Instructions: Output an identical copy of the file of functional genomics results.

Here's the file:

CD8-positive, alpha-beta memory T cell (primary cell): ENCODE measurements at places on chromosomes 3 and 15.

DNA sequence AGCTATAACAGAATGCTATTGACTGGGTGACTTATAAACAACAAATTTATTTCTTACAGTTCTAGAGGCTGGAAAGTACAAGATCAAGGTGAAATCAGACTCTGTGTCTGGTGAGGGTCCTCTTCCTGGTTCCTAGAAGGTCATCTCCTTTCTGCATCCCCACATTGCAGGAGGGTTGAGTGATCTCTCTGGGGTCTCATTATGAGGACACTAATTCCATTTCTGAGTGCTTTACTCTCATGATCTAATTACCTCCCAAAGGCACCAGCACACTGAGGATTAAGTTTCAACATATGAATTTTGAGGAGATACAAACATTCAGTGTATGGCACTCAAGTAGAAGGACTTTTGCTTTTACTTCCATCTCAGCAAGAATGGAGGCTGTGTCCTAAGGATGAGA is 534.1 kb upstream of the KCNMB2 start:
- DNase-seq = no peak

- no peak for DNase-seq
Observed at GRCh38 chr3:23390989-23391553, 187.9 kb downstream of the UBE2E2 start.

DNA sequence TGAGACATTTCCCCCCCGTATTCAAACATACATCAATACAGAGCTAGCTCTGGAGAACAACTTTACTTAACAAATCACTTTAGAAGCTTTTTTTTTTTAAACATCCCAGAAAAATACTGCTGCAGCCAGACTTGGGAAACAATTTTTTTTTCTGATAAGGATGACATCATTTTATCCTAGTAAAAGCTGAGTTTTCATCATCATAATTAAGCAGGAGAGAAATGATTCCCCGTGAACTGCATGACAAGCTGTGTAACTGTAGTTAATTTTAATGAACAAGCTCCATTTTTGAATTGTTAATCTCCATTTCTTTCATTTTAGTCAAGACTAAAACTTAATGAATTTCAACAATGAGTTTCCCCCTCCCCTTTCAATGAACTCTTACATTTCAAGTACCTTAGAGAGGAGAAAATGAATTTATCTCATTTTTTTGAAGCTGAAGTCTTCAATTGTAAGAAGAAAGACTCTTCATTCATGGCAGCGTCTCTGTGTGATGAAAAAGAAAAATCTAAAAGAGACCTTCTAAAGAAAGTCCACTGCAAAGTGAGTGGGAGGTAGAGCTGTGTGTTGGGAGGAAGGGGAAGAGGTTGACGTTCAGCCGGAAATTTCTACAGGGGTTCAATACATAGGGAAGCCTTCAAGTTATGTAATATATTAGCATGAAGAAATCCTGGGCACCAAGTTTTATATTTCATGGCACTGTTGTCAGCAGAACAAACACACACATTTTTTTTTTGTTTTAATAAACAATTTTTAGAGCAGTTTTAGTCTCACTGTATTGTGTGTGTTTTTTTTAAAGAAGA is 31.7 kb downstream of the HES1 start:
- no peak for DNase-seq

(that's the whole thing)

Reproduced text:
CD8-positive, alpha-beta memory T cell (primary cell): ENCODE measurements at places on chromosomes 3 and 15.

DNA sequence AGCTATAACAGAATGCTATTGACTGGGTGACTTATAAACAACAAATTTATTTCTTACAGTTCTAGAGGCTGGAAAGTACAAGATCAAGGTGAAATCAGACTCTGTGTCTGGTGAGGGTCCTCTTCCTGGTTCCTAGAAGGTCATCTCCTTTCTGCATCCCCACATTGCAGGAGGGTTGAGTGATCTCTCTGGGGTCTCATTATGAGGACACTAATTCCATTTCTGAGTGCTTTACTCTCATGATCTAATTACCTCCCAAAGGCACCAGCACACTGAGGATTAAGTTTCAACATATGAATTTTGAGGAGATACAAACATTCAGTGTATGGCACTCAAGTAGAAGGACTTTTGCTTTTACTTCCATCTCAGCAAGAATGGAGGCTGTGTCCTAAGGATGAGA is 534.1 kb upstream of the KCNMB2 start:
- DNase-seq = no peak

- no peak for DNase-seq
Observed at GRCh38 chr3:23390989-23391553, 187.9 kb downstream of the UBE2E2 start.

DNA sequence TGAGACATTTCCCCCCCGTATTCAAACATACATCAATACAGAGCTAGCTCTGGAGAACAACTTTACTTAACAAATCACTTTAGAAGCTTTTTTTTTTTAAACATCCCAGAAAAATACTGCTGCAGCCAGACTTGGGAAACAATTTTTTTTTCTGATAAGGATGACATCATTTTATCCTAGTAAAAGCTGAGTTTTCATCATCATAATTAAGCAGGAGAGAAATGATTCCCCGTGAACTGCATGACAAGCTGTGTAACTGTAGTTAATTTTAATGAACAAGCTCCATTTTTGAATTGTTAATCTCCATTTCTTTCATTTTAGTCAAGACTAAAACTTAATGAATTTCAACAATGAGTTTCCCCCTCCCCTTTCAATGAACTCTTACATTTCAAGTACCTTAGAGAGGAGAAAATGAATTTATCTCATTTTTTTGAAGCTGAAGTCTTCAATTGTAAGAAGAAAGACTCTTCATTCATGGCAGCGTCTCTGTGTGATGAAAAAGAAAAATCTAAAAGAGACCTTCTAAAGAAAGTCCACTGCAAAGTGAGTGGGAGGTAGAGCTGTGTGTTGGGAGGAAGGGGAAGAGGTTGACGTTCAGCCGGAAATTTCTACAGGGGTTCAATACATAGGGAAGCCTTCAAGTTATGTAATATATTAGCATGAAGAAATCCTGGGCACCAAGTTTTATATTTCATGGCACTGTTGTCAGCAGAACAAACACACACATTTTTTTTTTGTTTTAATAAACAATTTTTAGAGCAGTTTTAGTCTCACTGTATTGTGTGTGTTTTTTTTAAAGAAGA is 31.7 kb downstream of the HES1 start:
- no peak for DNase-seq